Written by Neil Bryant for the URC
My first and only Adidas were the Adizero XT 4’s which I had a reviewed almost a decade ago. I have fond memories of this shoe. It was light, had excellent grip, very comfortable and very durable. Since then, I have used many, many shoes but for whatever reason I have not pulled on another Adidas shoe.
I then saw the Terrex Speed Ultra and knew I needed to try them out. It reminded me of the old Adizero XT 4’s even though there were a few differences, with the major one being the tread. It is still manufactured by Continental, but it is not a deep aggressive pattern, but more a light tread designed for long distances on hard pack trails where deep tread is not needed. There is a shoe in the Speed lineup with really aggressive tread called the Terrex Speed SG.
The Speed Ultras have a midsole made from Boost foam, which I have read much about, yet hadn’t tried, so was interested to see how it felt. I had just published my review of the inov8 Trailfly Ultra G 300 max which was a shoe built for a similar purpose, ultras on decent trails, providing decent comfort, yet they seemed light years apart from each other. The trailfly seemed big and clumsy compared to the compact and lighter Speed Ultra. How would they feel on the trails? Would they have enough protection, and would the Boost be as bouncy as I had read?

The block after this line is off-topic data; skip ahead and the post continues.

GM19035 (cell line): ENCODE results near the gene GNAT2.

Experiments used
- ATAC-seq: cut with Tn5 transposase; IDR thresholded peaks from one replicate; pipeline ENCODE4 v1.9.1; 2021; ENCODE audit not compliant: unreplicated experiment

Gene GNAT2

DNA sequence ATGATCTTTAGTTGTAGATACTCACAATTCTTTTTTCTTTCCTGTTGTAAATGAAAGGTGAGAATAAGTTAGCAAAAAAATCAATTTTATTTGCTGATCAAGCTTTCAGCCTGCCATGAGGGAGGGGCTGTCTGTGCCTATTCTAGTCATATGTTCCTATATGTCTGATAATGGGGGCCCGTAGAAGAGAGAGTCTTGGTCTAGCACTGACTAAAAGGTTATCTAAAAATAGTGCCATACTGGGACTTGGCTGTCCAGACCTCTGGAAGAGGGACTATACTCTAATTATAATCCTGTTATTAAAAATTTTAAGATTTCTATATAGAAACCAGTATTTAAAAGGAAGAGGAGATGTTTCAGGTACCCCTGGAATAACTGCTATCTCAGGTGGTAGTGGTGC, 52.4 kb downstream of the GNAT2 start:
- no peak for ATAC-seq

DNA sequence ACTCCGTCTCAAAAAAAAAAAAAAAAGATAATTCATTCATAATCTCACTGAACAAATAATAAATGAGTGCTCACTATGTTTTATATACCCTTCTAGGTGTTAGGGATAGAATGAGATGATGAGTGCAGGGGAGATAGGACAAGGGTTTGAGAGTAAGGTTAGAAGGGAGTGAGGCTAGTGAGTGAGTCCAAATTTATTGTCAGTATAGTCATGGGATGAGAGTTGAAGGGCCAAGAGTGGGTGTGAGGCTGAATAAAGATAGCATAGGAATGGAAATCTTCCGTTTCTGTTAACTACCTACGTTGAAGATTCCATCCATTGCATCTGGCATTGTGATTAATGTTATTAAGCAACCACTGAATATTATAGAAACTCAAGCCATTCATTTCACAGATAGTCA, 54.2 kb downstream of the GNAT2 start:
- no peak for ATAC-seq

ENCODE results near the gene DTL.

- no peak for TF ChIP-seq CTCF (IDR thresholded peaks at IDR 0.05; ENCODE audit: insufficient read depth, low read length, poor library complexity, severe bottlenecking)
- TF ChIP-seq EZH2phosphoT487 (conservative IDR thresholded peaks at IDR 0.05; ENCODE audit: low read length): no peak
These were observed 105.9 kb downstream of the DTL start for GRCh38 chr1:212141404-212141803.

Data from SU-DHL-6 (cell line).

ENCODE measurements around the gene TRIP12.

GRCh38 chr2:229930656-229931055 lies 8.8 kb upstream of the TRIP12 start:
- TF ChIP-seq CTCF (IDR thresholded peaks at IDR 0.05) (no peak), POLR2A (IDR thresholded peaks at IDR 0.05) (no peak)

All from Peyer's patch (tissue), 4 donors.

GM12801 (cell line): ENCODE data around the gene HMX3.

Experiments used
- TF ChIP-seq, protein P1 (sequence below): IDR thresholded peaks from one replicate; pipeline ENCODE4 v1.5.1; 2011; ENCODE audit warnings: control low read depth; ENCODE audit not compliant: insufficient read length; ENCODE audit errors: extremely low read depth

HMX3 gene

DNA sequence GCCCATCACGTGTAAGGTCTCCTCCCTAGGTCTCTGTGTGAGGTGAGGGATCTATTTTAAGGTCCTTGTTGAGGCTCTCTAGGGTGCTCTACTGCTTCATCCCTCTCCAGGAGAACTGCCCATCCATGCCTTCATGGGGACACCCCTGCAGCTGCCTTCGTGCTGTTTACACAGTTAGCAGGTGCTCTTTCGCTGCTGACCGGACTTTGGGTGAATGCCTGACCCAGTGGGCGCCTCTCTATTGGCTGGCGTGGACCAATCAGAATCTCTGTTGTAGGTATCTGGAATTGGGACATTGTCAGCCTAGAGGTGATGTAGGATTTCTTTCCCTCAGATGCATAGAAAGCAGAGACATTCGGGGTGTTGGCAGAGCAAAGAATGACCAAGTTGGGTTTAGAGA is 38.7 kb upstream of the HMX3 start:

With 8mm of heel-to-toe drop, the Speed Ultra has enough rise to give most peoples achilles a fairly easy time when running longer, but also stays fairly low to still feel grounded.
The upper is made from a single piece of fine mesh which has overlays on the inside (underlays?) which you can see through the mesh as stripes. There is an overlay toe bumper that is fairly minimalist but should add a little protection from stubs. There is also an additional overlay that is over the top of the big toe nail. I am guessing that this is to counter blow outs from the toe nail occurring? If so, this is a nice touch, just for durability.
The heel is held firmly in place by a soft, lightly padded heel cup that has no solid insert, which I really like.